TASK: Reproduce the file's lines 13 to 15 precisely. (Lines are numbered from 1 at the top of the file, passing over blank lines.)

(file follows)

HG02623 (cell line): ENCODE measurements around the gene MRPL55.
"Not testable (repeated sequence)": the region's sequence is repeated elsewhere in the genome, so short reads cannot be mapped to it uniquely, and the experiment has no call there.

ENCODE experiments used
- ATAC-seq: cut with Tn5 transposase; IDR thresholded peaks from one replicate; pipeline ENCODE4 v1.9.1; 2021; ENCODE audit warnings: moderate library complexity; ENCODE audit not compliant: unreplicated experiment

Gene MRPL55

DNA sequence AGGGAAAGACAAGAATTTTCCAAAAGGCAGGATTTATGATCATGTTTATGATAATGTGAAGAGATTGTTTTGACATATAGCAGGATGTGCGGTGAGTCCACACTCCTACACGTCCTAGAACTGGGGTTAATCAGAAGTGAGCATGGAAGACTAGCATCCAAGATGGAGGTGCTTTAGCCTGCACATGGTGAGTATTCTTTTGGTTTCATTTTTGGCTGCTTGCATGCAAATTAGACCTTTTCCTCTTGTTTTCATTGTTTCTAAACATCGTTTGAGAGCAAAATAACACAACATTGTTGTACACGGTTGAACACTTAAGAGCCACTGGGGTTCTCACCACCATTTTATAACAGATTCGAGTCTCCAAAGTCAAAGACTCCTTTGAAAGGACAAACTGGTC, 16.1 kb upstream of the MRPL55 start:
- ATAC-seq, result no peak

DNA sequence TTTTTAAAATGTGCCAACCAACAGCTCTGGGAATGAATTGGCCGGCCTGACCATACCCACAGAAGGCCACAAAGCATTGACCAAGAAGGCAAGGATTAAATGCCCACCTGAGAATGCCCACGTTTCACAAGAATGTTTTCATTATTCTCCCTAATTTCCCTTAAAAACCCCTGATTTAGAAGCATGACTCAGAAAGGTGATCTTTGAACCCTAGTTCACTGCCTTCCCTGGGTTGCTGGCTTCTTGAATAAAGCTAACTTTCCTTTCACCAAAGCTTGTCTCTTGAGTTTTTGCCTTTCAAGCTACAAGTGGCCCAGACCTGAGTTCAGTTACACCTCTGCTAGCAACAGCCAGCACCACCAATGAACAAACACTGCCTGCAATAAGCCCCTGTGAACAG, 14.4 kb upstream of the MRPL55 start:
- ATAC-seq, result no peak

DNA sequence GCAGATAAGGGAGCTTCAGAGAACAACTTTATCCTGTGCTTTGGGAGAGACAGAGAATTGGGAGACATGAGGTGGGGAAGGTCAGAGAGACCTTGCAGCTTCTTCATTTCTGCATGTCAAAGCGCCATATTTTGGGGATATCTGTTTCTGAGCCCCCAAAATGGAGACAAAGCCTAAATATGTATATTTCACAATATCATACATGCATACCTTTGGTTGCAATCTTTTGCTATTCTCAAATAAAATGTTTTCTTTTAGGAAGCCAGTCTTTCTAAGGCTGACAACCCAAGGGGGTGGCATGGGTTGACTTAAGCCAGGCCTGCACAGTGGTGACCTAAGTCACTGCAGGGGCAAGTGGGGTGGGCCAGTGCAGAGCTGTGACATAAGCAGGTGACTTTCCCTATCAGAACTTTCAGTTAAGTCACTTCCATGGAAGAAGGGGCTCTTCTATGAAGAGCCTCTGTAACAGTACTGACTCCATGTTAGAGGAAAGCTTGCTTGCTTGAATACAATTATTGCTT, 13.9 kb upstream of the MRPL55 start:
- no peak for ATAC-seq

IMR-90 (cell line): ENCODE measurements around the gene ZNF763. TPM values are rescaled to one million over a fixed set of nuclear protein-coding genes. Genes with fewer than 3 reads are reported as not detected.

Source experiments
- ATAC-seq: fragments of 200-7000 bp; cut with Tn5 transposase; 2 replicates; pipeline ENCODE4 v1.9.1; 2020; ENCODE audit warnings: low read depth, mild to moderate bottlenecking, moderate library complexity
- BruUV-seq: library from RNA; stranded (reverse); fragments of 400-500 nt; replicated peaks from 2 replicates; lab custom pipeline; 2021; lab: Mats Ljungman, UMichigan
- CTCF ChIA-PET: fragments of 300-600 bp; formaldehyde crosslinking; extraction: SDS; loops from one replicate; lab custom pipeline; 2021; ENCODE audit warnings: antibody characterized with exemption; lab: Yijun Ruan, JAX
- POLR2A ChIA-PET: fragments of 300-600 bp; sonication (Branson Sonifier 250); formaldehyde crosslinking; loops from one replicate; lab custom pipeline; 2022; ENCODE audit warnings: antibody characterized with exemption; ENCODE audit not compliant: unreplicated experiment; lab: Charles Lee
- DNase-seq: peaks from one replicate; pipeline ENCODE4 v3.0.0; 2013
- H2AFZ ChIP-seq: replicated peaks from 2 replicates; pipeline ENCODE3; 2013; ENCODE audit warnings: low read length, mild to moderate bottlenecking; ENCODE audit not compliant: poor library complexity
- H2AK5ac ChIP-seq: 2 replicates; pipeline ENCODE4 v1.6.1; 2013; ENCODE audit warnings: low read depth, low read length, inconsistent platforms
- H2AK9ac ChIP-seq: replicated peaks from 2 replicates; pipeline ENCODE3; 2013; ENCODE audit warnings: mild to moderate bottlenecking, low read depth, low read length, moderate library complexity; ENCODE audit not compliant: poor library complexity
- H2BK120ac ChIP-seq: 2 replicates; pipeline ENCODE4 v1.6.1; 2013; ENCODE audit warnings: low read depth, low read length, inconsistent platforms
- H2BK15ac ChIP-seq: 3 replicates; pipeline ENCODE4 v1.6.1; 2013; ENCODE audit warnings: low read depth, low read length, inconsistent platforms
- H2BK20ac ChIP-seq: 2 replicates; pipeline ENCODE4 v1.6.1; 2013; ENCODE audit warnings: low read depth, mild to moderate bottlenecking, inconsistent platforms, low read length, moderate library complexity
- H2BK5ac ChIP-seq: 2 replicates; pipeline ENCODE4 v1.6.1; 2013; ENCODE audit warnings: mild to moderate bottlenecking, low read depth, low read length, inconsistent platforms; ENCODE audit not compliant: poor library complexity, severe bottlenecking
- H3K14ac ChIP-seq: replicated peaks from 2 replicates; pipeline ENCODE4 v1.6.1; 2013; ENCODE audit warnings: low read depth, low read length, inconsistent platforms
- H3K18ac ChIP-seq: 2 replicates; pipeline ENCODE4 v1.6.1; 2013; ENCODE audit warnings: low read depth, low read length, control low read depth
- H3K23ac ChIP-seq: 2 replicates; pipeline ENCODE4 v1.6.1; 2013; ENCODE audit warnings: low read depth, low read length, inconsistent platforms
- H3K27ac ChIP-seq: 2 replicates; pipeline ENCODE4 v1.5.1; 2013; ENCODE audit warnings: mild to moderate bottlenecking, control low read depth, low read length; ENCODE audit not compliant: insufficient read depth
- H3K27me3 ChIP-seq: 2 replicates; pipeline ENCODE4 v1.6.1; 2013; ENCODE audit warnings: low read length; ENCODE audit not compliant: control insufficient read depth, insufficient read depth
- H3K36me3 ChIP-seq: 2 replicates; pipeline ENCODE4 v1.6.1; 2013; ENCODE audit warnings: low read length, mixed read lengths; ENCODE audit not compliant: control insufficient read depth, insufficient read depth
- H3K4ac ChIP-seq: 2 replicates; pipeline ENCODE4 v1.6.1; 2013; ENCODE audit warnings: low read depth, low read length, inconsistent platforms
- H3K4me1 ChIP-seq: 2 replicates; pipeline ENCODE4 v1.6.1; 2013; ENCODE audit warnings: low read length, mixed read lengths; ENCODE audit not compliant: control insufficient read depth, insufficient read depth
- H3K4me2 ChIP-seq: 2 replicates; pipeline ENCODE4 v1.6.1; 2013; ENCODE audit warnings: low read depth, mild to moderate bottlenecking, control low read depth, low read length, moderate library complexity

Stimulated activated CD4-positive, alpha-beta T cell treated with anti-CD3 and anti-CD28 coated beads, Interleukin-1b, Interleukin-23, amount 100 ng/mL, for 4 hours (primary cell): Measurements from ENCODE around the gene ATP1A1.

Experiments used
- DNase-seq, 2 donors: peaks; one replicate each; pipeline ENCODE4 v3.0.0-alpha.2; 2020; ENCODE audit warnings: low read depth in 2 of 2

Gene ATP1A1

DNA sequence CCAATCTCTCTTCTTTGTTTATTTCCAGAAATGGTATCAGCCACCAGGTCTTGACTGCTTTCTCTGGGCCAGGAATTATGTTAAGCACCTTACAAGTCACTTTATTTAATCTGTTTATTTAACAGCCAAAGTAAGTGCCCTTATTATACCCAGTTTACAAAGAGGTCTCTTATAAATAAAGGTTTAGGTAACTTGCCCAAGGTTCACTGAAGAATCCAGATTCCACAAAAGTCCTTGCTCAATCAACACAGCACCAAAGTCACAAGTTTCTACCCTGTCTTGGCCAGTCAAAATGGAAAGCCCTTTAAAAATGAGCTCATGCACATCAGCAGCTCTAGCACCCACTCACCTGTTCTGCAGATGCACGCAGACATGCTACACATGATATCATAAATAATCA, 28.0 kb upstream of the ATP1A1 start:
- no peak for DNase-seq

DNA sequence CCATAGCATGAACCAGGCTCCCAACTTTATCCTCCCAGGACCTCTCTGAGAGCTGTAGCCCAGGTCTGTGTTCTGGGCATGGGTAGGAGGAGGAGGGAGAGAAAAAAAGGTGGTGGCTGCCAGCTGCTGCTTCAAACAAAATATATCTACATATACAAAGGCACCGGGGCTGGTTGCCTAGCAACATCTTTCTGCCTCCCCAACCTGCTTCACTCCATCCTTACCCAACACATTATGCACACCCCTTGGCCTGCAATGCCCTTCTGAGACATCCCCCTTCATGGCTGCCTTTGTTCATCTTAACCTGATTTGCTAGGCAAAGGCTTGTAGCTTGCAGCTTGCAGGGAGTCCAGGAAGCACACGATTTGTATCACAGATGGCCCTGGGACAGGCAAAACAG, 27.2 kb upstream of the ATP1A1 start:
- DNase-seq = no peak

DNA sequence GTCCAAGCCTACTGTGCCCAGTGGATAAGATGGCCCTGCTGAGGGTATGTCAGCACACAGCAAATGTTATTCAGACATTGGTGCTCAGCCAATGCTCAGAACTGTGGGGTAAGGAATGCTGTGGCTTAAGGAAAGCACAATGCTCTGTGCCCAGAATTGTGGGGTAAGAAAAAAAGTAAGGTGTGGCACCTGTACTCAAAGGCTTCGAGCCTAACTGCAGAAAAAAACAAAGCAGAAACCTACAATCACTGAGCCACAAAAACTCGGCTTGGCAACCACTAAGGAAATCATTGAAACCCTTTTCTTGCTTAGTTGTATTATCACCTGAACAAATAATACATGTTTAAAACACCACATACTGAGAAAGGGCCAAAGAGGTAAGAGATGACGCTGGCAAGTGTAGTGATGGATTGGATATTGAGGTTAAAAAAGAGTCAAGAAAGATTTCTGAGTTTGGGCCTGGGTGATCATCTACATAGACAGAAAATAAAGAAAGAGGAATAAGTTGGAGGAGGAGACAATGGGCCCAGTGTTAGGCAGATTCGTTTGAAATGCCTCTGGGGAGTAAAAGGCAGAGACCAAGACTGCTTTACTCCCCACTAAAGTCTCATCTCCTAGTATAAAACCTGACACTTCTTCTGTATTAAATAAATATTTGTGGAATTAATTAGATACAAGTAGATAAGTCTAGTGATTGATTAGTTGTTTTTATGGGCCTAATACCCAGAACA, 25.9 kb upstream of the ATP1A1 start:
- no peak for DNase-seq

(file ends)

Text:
Source experiments
- ATAC-seq: fragments of 200-7000 bp; cut with Tn5 transposase; 2 replicates; pipeline ENCODE4 v1.9.1; 2020; ENCODE audit warnings: low read depth, mild to moderate bottlenecking, moderate library complexity
- BruUV-seq: library from RNA; stranded (reverse); fragments of 400-500 nt; replicated peaks from 2 replicates; lab custom pipeline; 2021; lab: Mats Ljungman, UMichigan